• Max theoretical is 150 I believe. Sounds like you have an old express with only the 2.4 ghz band.

4) If I buy the newest Express with 802.11ac, what kind of speed can I expect?

  • It's almost impossible to answer that question, other than to say "better". Other than the hardware, there's all kinds of considerations including things like what kind of land line phone do you have, how many neighbors also use wifi, and what are your walls made of.

5)If I also buy the newest Mini with 802.11ac, what kind of speed can I expect?

  • Same as above, but I suspect that it will be even better than the case in #4. You'll be going to the 5 GHz channel (and i'm assuming doing pure AC, not mixed AC/N mode.) This has greater throughput and less interference (at the cost of worse wall/distance penetration). And of course the AC mac mini can send at a faster rate.

6)Is there anything else non-evident that would get in the way of optimal speeds?

  • A lot of the stuff I mentioned in #4 apply. Interference is a big one. Check in your airport config that B/G mode is disabled, only run N.
  • Brilliant answer! Switched to "802.11n only (5GHz)" and got 4 MB/s speed (better, but still slow)! I run OS X 10.11. WiFi stats for MacBook Air: Channel: 44 (5 GHz, 40 MHz) RSSI: -65 dBm. Noise: -96 dBm. Tx Rate: 162 Mbps. PHY Mode: 802.11n. MCS Index: 12. The Mini: RSSI: -69 dBM. Noise: -86 dBm. (The rest of the stats are identical.) Both machines are about 5 meters from the Express, with some walls between but not concrete or anything. With the Air right next to the Express (not an option for regular use): RSSI: -33. Noise: -96. Anything else to try except buying new equipment? – forthrin Nov 19 '15 at 10:55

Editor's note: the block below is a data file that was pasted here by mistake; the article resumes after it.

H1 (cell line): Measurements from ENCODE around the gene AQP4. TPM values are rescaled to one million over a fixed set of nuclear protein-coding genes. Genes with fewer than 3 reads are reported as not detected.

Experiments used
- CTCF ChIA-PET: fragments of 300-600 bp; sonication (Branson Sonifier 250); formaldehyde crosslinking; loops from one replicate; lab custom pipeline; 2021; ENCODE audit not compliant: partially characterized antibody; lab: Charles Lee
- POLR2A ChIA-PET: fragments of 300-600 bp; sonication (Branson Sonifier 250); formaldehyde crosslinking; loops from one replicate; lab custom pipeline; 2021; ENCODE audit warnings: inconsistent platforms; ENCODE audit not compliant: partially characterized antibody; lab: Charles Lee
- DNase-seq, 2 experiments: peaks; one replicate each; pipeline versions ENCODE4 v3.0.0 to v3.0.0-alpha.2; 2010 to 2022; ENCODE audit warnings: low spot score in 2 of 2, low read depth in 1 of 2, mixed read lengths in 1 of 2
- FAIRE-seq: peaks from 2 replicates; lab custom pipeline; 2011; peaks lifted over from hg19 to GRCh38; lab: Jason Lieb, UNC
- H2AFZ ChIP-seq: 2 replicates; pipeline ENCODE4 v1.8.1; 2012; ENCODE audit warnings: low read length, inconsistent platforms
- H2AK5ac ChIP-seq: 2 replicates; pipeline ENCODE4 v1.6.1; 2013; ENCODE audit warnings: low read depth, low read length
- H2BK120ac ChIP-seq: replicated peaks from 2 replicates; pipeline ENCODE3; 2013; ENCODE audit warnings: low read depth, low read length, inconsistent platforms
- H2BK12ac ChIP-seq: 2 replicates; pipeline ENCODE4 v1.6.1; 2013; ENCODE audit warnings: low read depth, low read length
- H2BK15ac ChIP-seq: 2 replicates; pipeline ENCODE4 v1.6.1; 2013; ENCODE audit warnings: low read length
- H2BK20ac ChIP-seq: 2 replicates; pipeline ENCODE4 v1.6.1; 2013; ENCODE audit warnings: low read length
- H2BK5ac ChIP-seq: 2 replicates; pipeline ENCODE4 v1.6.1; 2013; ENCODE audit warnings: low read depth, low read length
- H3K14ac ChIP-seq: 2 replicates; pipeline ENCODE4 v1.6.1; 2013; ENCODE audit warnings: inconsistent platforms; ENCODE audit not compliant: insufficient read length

• If you can force the wireless channel and go up to like 151 you'll maybe get better bandwidth (at the cost of range) but otherwise I think you're approaching the peak of what that airport can do for you. One other thing you can try is to install istumblr and do a site survey to make sure there's no interference even on your 5ghz band, since dual-band devices are becoming more and more common. The good news about 5ghz is the channels don't overlap like they do on 2.4 so you have many more choices. – Vitalydotn Nov 19 '15 at 13:31
  • So I just did some non-scientific testing using iperf on my wifi network which is on a Netgear R7000 running DD-WRT. I used and iPhone 6S Plus and an iPad Air2 in a few scenarios. Here are some numbers: On 2.4<->2.4 802.11n network I got an average of ~3MB/s over the course of 60 seconds || On 2.4 802.11n<->5 802.11ac network I averaged ~5.25MB/s || On 5<->5 802.11ac network I averaged ~21.1MB/s || I didn't test your exact scenario of 5<->5 802.11n because reconfiguring my network would be annoying, but I hope the numbers give you some idea of what the options are. – Vitalydotn Nov 20 '15 at 18:53
  • How do I force the wireless channel up? Also, it seems that theoretical wireless speeds are the biggest hoax ever: pcadvisor.co.uk/opinion/network-wifi/… – forthrin Nov 22 '15 at 8:58